Would You Push The Button on “The Box”?

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In The Box, Mr. Arlington Steward arrives at the Lewis residence with an odd gift: a polished wooden box topped with a bright red button. 

Mr. Steward proposes a test: over the next twenty-four hours, if you can refrain from pushing the button, you’ll get one hundred dollars for your time. On the other hand, if you do press the button, you’ll get one million dollars — and one person (“Someone you don’t know,” Mr. Steward assures you) will die.

Much of what follows — a crazy-quilt plot involving parties, kidnappings, nosebleeds, mind control, Viking landers, and liquid-cooled inter-dimensional doorways — has one real purpose: to keep the audience unbalanced and off-center long enough for the film to pry open their skulls and make its point: every choice has consequences.

Very few of us admit, at least at first, that we are the sort of people who would push the button. We are too civilized, we say, to be so easily swayed by simple greed. The idea of taking one million dollars in exchange for a human life is repulsive to us.

But from a certain perspective, all of us push the button every day. 

What if the low, low prices we enjoy at WalMart are made possible by child labor? On one level, we know this is true … but on the other, well, these are people we don’t know. And so: we push the button.

What if our "recycled" electronic gadgets are shipped to China, where they are dumped in poverty-stricken villages in exchange for cash? We see stories on t.v. about poisoned villages where thousands of people suffer cancer and deformity — but on the other hand, well, these are people we don’t know. And so: we push the button.

Closer to home: you’re already a little overweight. That plate of pasta you ordered was more than enough to satisfy you. And now, the waiter offers you a slice of cake. In some corner of your mind, you know that obesity is linked to cancer and high blood pressure… but on the other hand, you won’t know that tortured, pain-wracked, disabled version of yourself for another couple of decades. And so: you push the button. 

Every choice has consequences. Every choice matters. 

This is an extremely uncomfortable truth, so I don’t expect The Box — with its unblinking focus on where thoughtless action takes us — will prove to be very popular with holiday movie-goers. But for those willing to confront the questions this movie raises, there are powerful revelations ahead: from the path to redemption for those of us who have pushed the button … to a blueprint for a mindset that can keep you from pushing the button again.

49964212 

In The Box, Mr. Arlington Steward arrives at the Lewis residence with an odd gift: a polished wooden box topped with a bright red button. 

Mr. Steward proposes a test: over the next twenty-four hours, if you can refrain from pushing the button, you’ll get one hundred dollars for your time. On the other hand, if you do press the button, you’ll get one million dollars — and one person (“Someone you don’t know,” Mr. Steward assures you) will die.

Much of what follows — a crazy-quilt plot involving parties, kidnappings, nosebleeds, mind control, Viking landers, and liquid-cooled inter-dimensional doorways — has one real purpose: to keep the audience unbalanced and off-center long enough for the film to pry open their skulls and make its point: every choice has consequences.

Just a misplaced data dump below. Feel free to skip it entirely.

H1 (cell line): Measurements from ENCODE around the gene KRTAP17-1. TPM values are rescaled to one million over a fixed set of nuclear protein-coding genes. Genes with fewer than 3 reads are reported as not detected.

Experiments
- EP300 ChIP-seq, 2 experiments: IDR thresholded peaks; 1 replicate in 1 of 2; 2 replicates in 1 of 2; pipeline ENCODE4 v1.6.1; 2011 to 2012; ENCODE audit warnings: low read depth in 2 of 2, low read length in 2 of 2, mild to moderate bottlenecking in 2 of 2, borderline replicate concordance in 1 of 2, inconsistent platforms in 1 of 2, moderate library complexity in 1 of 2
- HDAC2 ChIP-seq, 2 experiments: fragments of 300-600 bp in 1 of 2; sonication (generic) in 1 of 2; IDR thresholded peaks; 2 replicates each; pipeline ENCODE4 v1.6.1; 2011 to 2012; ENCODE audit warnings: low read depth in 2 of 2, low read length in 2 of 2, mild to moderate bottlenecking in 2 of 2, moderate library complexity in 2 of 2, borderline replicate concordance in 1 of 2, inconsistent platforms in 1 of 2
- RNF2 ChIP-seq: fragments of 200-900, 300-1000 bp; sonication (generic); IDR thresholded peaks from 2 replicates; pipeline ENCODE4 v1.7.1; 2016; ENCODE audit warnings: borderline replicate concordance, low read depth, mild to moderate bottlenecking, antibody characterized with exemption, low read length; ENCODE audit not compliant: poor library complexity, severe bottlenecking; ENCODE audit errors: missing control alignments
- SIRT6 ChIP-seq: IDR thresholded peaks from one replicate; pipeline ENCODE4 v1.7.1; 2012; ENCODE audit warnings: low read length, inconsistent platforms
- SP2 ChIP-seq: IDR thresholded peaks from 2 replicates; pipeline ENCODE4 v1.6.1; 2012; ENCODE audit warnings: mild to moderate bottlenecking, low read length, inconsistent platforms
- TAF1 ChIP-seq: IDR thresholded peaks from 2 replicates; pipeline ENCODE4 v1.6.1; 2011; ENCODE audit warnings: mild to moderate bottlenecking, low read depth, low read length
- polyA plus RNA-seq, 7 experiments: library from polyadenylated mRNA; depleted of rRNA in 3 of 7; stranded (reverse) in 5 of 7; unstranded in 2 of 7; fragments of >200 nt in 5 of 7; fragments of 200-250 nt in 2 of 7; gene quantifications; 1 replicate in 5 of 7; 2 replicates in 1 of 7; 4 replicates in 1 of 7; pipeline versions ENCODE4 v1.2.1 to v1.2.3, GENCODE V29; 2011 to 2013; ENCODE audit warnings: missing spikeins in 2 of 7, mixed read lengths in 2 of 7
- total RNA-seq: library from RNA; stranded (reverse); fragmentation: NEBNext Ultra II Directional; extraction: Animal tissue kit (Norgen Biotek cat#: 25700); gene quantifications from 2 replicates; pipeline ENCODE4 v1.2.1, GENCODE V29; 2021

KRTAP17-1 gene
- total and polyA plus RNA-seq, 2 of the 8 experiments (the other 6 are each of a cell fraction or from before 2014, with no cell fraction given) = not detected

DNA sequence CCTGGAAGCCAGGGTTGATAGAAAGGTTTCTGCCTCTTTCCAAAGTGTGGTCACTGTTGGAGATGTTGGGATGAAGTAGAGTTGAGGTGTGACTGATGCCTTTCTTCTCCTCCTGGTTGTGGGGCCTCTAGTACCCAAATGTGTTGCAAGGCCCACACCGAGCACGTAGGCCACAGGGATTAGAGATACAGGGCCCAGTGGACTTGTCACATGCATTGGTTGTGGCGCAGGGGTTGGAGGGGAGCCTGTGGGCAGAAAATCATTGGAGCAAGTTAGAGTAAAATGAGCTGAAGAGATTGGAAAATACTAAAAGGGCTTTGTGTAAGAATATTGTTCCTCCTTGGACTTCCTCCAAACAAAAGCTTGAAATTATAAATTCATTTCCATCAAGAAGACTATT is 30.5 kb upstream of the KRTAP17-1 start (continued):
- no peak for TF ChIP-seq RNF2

Very few of us admit, at least at first, that we are the sort of people who would push the button. We are too civilized, we say, to be so easily swayed by simple greed. The idea of taking one million dollars in exchange for a human life is repulsive to us.

But from a certain perspective, all of us push the button every day. 

What if the low, low prices we enjoy at WalMart are made possible by child labor? On one level, we know this is true … but on the other, well, these are people we don’t know. And so: we push the button.

What if our "recycled" electronic gadgets are shipped to China, where they are dumped in poverty-stricken villages in exchange for cash? We see stories on t.v. about poisoned villages where thousands of people suffer cancer and deformity — but on the other hand, well, these are people we don’t know. And so: we push the button.

Closer to home: you’re already a little overweight. That plate of pasta you ordered was more than enough to satisfy you. And now, the waiter offers you a slice of cake. In some corner of your mind, you know that obesity is linked to cancer and high blood pressure… but on the other hand, you won’t know that tortured, pain-wracked, disabled version of yourself for another couple of decades. And so: you push the button. 

Every choice has consequences. Every choice matters. 

This is an extremely uncomfortable truth, so I don’t expect The Box — with its unblinking focus on where thoughtless action takes us — will prove to be very popular with holiday movie-goers. But for those willing to confront the questions this movie raises, there are powerful revelations ahead: from the path to redemption for those of us who have pushed the button … to a blueprint for a mindset that can keep you from pushing the button again.

Mark McElroy

I'm a husband, mystic, writer, media producer, creative director, tinkerer, blogger, reader, gadget lover, and pizza fiend.

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Who Wrote This?

Mark McElroy

I'm a husband, mystic, writer, media producer, creative director, tinkerer, blogger, reader, gadget lover, and pizza fiend.

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